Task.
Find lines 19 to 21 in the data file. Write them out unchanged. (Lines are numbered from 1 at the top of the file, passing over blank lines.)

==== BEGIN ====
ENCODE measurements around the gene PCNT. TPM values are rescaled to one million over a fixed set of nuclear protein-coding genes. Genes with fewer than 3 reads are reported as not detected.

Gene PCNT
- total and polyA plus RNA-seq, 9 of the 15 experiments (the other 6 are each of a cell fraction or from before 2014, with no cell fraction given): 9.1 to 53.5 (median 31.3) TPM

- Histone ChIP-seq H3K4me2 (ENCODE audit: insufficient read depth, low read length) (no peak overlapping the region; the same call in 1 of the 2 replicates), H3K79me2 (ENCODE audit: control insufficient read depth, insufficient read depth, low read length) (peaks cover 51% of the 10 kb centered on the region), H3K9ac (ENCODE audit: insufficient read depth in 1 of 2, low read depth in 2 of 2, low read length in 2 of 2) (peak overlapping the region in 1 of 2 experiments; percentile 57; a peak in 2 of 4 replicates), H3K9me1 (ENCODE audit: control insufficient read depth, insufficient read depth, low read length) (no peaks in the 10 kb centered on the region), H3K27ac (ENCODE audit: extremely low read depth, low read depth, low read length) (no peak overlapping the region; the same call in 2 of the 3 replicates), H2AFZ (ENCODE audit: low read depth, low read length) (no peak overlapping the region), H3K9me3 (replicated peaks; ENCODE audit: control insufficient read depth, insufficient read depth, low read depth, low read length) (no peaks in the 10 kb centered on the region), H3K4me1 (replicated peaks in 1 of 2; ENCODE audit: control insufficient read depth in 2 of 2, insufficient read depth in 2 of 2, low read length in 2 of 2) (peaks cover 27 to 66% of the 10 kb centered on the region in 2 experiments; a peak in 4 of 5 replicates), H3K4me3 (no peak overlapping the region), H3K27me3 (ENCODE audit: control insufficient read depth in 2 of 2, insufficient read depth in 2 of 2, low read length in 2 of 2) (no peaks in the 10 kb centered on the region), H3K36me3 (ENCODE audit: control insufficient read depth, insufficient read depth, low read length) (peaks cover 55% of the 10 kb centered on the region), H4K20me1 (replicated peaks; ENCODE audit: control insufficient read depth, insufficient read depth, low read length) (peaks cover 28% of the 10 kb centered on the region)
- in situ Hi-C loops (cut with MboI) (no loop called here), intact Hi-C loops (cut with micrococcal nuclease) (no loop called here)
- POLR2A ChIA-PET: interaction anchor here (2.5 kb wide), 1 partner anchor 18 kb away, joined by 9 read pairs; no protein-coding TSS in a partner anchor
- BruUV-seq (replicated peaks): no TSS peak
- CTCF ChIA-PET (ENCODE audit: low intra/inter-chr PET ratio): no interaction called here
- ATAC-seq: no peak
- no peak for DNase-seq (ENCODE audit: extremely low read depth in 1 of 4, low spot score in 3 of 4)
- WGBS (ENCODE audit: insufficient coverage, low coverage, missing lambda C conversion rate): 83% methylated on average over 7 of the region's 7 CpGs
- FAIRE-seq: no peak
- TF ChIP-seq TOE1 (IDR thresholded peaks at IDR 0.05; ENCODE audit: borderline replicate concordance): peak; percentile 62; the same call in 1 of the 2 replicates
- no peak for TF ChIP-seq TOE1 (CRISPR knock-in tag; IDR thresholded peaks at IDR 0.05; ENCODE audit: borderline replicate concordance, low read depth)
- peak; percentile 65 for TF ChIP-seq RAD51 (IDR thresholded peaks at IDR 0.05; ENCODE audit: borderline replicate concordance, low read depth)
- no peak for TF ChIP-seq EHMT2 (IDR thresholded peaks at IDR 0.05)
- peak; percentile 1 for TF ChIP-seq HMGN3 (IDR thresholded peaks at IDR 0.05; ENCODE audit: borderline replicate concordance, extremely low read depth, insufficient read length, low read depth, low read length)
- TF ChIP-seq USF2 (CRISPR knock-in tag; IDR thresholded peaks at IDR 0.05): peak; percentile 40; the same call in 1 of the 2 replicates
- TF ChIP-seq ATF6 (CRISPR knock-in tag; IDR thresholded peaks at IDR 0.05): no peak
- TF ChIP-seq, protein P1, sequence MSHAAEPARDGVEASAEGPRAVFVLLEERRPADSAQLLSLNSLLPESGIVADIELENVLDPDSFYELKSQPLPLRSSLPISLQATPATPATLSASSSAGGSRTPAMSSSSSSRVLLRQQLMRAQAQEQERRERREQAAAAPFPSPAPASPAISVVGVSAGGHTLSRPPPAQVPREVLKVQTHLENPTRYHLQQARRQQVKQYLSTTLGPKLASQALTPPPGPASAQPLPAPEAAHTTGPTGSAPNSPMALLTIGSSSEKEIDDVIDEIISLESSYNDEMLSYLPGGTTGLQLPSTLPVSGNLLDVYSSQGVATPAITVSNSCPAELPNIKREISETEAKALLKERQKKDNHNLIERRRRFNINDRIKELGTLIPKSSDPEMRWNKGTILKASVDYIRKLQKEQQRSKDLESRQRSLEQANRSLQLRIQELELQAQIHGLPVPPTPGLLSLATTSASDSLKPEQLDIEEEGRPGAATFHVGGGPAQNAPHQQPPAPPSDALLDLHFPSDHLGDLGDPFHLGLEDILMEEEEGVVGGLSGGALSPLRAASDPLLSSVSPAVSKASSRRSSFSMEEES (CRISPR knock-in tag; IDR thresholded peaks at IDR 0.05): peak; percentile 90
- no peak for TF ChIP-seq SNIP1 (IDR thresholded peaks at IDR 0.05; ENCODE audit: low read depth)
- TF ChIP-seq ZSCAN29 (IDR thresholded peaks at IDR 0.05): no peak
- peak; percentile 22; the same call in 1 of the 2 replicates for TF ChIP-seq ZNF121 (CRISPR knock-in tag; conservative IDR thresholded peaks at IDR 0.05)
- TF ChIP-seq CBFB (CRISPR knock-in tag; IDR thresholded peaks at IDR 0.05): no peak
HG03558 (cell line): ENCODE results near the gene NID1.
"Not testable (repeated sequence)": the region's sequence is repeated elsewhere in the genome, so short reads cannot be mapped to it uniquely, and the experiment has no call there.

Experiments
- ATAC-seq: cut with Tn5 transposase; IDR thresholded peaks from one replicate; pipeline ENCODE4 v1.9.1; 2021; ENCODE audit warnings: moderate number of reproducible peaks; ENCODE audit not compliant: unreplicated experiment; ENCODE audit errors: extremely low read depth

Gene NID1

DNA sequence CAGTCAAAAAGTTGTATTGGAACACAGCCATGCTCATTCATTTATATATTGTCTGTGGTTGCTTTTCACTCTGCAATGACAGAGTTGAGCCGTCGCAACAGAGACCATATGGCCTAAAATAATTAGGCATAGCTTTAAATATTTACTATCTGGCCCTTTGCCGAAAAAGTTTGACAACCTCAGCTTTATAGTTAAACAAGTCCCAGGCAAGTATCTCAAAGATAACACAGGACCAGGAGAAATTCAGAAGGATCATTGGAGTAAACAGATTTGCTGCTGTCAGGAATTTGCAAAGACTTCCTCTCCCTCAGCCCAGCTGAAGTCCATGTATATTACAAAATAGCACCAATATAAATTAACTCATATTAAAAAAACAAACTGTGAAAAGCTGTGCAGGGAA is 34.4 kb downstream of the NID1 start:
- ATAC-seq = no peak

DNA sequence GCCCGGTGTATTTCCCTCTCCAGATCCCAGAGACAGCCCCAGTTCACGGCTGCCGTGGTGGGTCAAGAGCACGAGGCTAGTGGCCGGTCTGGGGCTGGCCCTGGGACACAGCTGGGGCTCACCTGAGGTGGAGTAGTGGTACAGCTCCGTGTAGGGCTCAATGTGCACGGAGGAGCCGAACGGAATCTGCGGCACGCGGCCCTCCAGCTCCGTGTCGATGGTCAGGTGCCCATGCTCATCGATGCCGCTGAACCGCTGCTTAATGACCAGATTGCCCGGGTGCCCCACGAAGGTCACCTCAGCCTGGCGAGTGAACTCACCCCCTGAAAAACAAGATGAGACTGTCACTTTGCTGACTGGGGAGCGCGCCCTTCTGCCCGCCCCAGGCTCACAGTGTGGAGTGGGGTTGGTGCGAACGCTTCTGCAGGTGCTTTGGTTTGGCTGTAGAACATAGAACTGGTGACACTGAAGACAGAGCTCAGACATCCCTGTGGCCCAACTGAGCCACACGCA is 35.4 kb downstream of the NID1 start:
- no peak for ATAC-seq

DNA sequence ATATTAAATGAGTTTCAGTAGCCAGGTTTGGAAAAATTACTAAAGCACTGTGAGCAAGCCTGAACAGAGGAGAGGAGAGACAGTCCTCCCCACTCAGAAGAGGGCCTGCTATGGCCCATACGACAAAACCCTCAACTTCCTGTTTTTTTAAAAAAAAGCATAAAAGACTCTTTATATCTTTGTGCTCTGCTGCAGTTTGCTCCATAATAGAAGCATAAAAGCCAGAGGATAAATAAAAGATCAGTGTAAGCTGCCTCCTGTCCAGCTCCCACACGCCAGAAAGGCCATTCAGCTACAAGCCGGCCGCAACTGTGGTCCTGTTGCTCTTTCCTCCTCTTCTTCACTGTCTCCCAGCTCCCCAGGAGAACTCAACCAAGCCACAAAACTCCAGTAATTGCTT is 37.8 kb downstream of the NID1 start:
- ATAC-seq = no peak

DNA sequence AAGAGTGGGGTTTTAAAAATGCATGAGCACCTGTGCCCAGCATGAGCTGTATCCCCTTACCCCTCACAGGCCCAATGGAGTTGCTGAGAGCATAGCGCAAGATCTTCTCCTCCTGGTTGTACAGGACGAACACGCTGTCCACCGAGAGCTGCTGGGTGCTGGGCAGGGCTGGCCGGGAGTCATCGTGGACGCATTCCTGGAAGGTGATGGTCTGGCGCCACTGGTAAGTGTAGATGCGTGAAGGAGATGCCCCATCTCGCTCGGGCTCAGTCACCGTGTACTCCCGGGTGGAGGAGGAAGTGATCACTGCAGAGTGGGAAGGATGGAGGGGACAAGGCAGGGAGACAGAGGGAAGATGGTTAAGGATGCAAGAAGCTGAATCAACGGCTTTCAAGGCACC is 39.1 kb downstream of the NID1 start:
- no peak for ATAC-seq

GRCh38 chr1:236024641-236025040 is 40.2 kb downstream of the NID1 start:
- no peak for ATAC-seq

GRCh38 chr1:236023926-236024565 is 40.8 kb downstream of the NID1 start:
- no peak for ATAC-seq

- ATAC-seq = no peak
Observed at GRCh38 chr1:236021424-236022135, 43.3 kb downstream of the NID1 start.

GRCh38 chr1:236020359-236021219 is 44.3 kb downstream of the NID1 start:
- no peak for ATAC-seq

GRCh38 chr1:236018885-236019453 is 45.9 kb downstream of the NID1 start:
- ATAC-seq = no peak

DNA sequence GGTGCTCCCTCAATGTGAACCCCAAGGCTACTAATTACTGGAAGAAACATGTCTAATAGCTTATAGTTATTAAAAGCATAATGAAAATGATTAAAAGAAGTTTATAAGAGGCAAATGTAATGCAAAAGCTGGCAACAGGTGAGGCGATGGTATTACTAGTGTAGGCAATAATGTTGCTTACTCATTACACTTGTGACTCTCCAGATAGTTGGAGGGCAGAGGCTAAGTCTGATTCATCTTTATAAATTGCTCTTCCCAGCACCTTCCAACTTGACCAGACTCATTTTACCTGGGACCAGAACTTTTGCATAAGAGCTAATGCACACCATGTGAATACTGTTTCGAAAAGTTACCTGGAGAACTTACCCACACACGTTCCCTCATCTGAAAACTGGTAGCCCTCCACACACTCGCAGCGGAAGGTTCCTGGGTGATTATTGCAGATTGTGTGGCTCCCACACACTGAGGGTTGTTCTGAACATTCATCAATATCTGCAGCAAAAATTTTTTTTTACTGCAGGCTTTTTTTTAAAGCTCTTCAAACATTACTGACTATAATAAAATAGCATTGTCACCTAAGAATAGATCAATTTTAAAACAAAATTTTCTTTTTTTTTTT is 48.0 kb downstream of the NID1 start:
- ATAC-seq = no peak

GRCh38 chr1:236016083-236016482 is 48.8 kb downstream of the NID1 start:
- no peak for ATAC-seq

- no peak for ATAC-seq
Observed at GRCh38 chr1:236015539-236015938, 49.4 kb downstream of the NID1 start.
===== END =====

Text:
- TF ChIP-seq ATF6 (CRISPR knock-in tag; IDR thresholded peaks at IDR 0.05): no peak
- TF ChIP-seq, protein P1, sequence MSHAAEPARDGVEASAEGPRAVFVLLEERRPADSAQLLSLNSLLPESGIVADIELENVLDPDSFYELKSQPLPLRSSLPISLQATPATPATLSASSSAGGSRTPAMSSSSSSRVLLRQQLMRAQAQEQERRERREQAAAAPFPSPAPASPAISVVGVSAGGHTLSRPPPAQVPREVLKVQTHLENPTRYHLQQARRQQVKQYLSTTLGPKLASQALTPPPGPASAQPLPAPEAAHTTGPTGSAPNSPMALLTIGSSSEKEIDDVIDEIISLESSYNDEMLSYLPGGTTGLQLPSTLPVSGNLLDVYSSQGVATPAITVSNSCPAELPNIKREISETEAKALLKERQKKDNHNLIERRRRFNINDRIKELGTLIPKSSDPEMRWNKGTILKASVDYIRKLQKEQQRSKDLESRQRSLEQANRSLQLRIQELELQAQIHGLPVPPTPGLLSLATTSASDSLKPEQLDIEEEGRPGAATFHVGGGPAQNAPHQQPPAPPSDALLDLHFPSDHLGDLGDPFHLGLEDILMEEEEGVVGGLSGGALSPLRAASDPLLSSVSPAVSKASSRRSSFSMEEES (CRISPR knock-in tag; IDR thresholded peaks at IDR 0.05): peak; percentile 90
- no peak for TF ChIP-seq SNIP1 (IDR thresholded peaks at IDR 0.05; ENCODE audit: low read depth)